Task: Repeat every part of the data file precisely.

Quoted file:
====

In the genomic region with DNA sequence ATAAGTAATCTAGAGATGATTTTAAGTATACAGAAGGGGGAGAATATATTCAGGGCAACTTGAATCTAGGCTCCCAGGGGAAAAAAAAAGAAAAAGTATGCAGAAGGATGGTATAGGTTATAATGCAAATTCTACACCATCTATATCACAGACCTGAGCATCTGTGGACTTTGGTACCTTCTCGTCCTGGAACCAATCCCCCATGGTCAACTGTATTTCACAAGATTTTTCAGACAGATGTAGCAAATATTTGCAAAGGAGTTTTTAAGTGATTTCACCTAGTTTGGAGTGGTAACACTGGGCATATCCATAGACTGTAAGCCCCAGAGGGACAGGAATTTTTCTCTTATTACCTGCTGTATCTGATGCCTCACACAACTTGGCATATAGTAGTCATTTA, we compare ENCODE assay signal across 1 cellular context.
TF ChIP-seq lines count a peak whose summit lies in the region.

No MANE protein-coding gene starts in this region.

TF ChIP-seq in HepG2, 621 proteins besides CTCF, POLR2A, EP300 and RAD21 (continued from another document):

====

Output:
In the genomic region with DNA sequence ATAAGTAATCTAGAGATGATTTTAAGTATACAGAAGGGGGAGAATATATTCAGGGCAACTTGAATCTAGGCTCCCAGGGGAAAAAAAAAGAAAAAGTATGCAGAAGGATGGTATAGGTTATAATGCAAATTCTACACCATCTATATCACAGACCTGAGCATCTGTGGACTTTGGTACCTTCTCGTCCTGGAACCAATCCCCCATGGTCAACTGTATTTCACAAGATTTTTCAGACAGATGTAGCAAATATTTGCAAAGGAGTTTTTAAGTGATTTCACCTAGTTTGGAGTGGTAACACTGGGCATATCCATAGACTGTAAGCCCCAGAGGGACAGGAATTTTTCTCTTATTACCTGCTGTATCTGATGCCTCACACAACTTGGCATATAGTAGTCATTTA, we compare ENCODE assay signal across 1 cellular context.
TF ChIP-seq lines count a peak whose summit lies in the region.

No MANE protein-coding gene starts in this region.

TF ChIP-seq in HepG2, 621 proteins besides CTCF, POLR2A, EP300 and RAD21 (continued from another document):